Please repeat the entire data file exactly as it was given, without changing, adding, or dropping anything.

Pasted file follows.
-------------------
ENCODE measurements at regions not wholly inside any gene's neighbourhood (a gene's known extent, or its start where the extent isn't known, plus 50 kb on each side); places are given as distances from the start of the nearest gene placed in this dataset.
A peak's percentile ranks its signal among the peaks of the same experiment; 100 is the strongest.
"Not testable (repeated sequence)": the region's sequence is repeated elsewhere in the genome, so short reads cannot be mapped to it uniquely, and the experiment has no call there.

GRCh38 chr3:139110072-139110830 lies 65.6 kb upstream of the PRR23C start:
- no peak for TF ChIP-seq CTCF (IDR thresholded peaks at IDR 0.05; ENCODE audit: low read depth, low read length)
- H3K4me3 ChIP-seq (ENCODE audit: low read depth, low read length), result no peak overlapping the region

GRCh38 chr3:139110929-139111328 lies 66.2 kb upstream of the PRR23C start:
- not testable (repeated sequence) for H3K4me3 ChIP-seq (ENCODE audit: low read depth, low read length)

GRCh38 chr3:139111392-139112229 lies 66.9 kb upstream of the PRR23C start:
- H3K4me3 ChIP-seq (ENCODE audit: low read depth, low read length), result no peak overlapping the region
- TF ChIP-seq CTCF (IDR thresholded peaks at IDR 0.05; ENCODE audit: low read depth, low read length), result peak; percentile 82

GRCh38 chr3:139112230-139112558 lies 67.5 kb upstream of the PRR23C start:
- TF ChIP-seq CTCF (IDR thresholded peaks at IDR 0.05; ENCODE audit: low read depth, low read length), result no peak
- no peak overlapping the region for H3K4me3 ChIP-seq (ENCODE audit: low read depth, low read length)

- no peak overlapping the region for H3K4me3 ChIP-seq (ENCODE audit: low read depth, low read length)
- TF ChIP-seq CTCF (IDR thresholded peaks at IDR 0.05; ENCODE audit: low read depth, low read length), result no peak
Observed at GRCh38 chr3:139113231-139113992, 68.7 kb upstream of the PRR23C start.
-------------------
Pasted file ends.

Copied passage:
ENCODE measurements at regions not wholly inside any gene's neighbourhood (a gene's known extent, or its start where the extent isn't known, plus 50 kb on each side); places are given as distances from the start of the nearest gene placed in this dataset.
A peak's percentile ranks its signal among the peaks of the same experiment; 100 is the strongest.
"Not testable (repeated sequence)": the region's sequence is repeated elsewhere in the genome, so short reads cannot be mapped to it uniquely, and the experiment has no call there.

GRCh38 chr3:139110072-139110830 lies 65.6 kb upstream of the PRR23C start:
- no peak for TF ChIP-seq CTCF (IDR thresholded peaks at IDR 0.05; ENCODE audit: low read depth, low read length)
- H3K4me3 ChIP-seq (ENCODE audit: low read depth, low read length), result no peak overlapping the region

GRCh38 chr3:139110929-139111328 lies 66.2 kb upstream of the PRR23C start:
- not testable (repeated sequence) for H3K4me3 ChIP-seq (ENCODE audit: low read depth, low read length)

GRCh38 chr3:139111392-139112229 lies 66.9 kb upstream of the PRR23C start:
- H3K4me3 ChIP-seq (ENCODE audit: low read depth, low read length), result no peak overlapping the region
- TF ChIP-seq CTCF (IDR thresholded peaks at IDR 0.05; ENCODE audit: low read depth, low read length), result peak; percentile 82

GRCh38 chr3:139112230-139112558 lies 67.5 kb upstream of the PRR23C start:
- TF ChIP-seq CTCF (IDR thresholded peaks at IDR 0.05; ENCODE audit: low read depth, low read length), result no peak
- no peak overlapping the region for H3K4me3 ChIP-seq (ENCODE audit: low read depth, low read length)

- no peak overlapping the region for H3K4me3 ChIP-seq (ENCODE audit: low read depth, low read length)
- TF ChIP-seq CTCF (IDR thresholded peaks at IDR 0.05; ENCODE audit: low read depth, low read length), result no peak
Observed at GRCh38 chr3:139113231-139113992, 68.7 kb upstream of the PRR23C start.